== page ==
The first time you hear of the Kurds referred to historically would have been about the time of the Crusades. Notions of Kurdishness, politically, really begin to appear in the 15th and 16th centuries, and by this point there are different emirates and principalities. They're principally Sunni Muslims, but they have a lot of different minority religions as well. Kurdistan had been this region in the mountainous area that became Turkey, Iraq, Iran, and Syria, and for several hundred years there's been Kurdish distinctiveness there. The area south of that—since time immemorial—has had mixed populations of all sorts of peoples on the Mesopotamian plains all the way down to the Gulf.

Iraq is one of the oldest centers of civilization in the world, all the way to the Sumerian civilizations seven to eight thousand years ago. But you then have the homogenization of Islam following the revelations of the prophet Muhammad. In the early days of Islam, this area was very much part of the Islamic caliphate. Then the schism happened.

View Images

An Iraqi man tries on military gear at a shop in the city of Basra on June 16, 2014.

How did that schism turn one group into Shiite and one group into Sunni?

The struggle was over the successor to the prophet Muhammad, whether succession would go through the line of the family of the prophet, through the sons of Ali—he was Muhammad's son-in-law who was married to Fatima, his daughter—or whether it would rest with the political successors to Muhammad, the caliphs. It became about succession, and this came to a head in the battle of Karbala in A.D. 680, when the sons of Ali were trapped and defeated in battle and killed. "Shiat Ali" [the historic name for the Shiite] means "supporters of Ali." Since then the Sunnis have viewed the Shiites as heretics, and the Shiites view the Sunnis as the killers of Ali's sons.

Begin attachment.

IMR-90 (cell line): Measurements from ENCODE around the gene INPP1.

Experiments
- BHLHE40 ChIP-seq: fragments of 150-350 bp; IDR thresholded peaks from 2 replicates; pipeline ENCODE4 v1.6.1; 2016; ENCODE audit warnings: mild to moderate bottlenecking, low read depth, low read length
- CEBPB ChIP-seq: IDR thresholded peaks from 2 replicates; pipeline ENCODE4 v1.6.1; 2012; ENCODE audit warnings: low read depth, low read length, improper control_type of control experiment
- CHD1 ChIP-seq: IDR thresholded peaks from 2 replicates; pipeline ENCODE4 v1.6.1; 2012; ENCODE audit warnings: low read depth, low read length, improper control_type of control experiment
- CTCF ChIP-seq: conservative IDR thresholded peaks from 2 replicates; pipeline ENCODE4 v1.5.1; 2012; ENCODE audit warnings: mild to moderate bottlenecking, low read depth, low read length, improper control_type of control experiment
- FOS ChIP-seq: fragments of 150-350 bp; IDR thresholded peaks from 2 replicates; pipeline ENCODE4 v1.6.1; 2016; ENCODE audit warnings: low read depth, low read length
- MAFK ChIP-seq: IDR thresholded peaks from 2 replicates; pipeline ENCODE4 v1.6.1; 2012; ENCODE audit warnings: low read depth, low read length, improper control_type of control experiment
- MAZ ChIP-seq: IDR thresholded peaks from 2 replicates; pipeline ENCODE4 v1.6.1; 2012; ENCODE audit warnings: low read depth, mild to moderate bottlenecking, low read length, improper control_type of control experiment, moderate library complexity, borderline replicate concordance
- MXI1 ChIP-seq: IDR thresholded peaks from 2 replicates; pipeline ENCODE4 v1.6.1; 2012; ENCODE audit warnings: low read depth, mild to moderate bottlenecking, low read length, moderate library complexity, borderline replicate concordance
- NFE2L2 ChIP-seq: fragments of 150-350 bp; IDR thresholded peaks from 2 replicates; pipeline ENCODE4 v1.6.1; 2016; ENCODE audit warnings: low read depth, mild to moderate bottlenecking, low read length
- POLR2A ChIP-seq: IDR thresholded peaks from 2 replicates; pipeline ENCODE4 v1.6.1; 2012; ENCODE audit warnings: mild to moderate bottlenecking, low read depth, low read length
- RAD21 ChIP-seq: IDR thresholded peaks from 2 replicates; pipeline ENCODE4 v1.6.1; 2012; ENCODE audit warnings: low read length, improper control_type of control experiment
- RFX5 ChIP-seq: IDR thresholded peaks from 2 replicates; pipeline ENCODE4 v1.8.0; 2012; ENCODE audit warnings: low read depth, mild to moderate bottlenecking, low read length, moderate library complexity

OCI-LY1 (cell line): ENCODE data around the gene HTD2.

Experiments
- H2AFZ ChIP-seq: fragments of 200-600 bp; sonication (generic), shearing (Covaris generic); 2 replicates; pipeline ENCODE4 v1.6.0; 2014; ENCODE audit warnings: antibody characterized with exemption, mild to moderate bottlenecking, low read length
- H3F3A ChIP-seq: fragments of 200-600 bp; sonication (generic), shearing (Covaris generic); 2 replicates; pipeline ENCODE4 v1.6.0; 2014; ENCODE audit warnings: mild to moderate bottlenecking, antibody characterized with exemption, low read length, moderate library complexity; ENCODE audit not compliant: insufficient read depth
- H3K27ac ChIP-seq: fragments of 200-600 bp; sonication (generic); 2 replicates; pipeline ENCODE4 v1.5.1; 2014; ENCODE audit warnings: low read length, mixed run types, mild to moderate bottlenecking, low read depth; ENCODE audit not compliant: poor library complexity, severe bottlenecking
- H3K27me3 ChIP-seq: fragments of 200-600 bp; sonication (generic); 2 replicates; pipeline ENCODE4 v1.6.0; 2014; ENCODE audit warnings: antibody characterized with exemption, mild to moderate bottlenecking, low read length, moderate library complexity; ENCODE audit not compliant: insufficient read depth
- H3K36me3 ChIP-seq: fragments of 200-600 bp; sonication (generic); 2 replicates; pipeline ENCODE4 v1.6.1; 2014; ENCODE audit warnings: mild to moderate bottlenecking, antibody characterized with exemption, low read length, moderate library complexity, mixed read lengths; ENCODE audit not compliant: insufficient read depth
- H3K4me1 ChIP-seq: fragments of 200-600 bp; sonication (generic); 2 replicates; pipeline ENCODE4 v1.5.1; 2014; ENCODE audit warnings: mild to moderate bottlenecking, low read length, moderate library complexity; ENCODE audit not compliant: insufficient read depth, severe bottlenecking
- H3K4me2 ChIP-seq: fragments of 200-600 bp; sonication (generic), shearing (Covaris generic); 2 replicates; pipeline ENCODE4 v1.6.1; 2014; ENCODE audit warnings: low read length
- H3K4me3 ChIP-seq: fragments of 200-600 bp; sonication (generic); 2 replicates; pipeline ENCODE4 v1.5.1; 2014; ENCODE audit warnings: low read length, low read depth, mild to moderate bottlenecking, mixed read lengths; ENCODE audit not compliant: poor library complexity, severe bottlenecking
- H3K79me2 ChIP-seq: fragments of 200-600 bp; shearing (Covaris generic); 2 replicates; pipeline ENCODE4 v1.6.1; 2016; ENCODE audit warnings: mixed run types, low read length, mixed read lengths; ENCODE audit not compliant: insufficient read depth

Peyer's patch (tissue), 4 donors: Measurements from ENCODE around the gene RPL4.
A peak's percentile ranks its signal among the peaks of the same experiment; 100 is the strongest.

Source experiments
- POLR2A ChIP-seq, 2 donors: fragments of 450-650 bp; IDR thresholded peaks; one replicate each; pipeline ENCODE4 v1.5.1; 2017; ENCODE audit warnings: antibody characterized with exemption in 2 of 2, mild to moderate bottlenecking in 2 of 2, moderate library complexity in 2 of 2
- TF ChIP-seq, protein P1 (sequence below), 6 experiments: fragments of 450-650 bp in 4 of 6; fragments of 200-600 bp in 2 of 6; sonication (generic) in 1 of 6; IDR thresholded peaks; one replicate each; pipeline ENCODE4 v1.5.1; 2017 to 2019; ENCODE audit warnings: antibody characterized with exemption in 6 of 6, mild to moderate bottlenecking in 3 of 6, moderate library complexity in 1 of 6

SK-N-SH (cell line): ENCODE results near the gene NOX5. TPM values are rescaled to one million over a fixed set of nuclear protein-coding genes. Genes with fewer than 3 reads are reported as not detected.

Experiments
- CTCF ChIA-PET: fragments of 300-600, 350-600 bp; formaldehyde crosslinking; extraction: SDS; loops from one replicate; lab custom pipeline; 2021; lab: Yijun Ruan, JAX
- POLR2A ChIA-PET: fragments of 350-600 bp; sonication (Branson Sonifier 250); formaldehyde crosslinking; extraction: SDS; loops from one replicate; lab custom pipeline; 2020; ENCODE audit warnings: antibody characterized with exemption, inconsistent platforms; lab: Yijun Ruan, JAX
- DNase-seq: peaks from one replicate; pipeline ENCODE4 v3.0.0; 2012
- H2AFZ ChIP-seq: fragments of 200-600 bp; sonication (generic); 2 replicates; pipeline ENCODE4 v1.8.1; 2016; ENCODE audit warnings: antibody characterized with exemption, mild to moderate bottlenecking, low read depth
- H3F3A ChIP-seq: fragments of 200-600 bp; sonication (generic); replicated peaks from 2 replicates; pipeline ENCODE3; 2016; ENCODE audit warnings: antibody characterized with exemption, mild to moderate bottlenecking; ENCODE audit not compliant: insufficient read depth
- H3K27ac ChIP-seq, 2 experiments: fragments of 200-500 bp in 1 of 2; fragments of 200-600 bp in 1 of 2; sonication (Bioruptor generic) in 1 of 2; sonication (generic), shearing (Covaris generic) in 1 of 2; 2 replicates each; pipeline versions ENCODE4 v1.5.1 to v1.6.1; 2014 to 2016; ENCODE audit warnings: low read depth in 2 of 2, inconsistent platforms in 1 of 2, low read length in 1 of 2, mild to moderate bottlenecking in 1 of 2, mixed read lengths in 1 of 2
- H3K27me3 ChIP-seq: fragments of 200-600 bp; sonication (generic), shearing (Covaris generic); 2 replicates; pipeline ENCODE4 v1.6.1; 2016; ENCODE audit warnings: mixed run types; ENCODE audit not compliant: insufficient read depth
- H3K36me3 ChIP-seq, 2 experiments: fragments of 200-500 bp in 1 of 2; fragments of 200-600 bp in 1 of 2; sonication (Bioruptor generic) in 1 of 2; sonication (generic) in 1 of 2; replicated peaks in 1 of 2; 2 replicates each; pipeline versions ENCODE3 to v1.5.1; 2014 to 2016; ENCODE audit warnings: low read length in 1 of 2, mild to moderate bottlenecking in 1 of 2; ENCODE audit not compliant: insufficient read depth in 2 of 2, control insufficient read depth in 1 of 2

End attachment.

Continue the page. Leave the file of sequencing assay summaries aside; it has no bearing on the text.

We see ISIS taking hold in the north, which is more Sunni, but they are headed south. Why did the Shiites mostly end up in the south of the country?

I think it had to do with the Shiite holy cities in Karbala and Najaf. We have the impact of having those two big seminary cities based there that were promoting conversion in later centuries. As the Ottoman Empire was settling tribes, those in the south would be converting more freely to Shiism as well. Some of these tribes were also resenting the centralization by the Ottomans, who were Sunnis—resenting the way they were being treated, particularly in terms of land ownership and their economic position. So they were converting in protest to these Sunni Ottoman overlords as well.